Bone Cancer

Bone cancer

What is bone cancer?

Bone cancer is the development of abnormal cells in bone tissue, which result in a tumour. It accounts for 1% of all cancer diagnosed in Ireland each year. Cancer may spread to the bone from other parts of the body and this is known as metastases or secondaries.

What are the different types of bone cancer?

What causes bone cancer?

It is difficult to identify specific causes of bone cancer. There may be a genetic link and bones which have been previously fractured or infected may be more susceptible to bone cancer. Excessive exposure to chemicals or radiation may also increase the risk of bone cancer.

What are the symptoms of bone cancer?

Symptoms can include:

  • Joint and bone swelling.
  • Pain.
  • A hard lump felt on the surface of a bone, often painful when pressure is applied.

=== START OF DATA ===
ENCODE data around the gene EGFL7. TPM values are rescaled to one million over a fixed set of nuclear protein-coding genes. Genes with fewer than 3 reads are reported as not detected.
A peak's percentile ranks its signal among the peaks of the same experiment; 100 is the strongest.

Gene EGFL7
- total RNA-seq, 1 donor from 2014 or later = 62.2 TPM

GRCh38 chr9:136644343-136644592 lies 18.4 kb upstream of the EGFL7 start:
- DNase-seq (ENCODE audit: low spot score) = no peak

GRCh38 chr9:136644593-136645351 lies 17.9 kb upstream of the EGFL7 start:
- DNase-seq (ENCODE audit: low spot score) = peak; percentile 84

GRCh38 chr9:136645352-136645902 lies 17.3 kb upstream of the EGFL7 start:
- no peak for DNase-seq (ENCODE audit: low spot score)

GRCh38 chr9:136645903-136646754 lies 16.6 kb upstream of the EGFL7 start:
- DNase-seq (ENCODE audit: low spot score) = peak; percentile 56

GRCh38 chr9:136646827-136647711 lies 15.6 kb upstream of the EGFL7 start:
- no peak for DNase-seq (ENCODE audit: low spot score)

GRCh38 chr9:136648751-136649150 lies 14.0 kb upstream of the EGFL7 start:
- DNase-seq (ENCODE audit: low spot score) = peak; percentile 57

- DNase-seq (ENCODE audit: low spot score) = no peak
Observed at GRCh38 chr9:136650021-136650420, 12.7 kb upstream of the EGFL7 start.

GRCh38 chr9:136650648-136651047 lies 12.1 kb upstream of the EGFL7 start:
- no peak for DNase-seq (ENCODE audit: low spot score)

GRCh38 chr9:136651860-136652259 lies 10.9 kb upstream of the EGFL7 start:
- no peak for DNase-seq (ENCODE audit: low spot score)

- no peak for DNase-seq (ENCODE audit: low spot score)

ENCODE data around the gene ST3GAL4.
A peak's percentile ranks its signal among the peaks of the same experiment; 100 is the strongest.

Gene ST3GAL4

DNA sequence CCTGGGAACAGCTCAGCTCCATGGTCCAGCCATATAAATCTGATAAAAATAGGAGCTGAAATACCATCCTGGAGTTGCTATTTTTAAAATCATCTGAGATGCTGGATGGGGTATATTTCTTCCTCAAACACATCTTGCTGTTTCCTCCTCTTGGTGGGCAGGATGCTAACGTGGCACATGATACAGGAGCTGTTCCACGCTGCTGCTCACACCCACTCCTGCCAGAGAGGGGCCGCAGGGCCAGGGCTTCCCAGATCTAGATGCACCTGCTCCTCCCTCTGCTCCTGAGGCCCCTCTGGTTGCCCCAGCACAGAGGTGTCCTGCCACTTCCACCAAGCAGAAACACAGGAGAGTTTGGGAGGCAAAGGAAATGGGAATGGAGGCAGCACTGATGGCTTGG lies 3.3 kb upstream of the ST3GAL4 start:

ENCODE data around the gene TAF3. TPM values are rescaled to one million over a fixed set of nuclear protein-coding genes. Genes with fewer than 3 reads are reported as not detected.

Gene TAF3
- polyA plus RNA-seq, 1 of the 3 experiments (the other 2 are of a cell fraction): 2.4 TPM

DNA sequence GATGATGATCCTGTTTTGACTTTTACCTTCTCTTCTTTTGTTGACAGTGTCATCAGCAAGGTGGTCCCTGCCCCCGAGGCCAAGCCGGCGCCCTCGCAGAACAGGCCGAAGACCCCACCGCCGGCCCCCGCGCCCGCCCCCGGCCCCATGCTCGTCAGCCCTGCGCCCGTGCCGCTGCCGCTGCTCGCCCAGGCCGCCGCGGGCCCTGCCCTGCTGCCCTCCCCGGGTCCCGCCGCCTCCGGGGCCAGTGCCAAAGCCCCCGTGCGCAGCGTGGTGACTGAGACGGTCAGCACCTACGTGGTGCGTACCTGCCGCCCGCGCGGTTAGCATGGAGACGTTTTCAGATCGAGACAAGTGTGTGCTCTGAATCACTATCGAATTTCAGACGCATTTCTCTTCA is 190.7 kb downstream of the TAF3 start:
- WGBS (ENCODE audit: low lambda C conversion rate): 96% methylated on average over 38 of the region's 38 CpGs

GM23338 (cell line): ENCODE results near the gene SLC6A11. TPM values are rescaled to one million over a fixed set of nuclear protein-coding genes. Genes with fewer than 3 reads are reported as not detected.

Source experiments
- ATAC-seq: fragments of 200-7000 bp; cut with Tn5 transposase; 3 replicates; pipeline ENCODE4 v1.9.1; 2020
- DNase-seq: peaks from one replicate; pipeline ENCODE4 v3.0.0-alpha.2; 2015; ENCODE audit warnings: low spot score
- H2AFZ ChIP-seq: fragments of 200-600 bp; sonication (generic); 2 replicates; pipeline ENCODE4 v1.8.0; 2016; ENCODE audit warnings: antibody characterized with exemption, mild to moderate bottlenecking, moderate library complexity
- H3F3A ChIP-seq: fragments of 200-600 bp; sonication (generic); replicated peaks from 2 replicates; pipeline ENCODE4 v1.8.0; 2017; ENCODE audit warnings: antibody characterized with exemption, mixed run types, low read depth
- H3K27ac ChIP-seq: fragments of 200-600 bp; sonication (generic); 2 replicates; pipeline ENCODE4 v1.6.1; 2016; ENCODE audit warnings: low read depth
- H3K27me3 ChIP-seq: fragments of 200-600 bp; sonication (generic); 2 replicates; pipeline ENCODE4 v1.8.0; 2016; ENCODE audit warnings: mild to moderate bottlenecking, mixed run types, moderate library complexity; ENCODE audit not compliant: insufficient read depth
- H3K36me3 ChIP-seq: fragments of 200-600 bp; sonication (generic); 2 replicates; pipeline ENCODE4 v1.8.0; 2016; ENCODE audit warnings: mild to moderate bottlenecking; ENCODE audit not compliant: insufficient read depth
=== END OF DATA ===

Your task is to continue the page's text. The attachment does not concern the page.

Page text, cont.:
• Fever.
  • Unexplained weight loss.
  • Inability to move freely.
  • Frequent bone fracture.

How is bone cancer treated?

Treatment of bone cancer, as with all the other types of cancer, depends on location, size and extent of the tumour as well as the age and health of the individual. Treatment will include a combination of chemotherapy (drug treatment), sometimes in combination with surgery or radiation therapy.

What is the outlook for bone cancer?

The earlier bone cancer is treated, the more successful treatment is likely to be. However, survival rates for bone cancer after five years are very poor.

What can I do to help someone who is undergoing cancer treatment?

A diagnosis of cancer can change the lives of the individual and the people close to them. Support groups provide useful services for those who have been diagnosed with cancer and their family members.

Back to top of page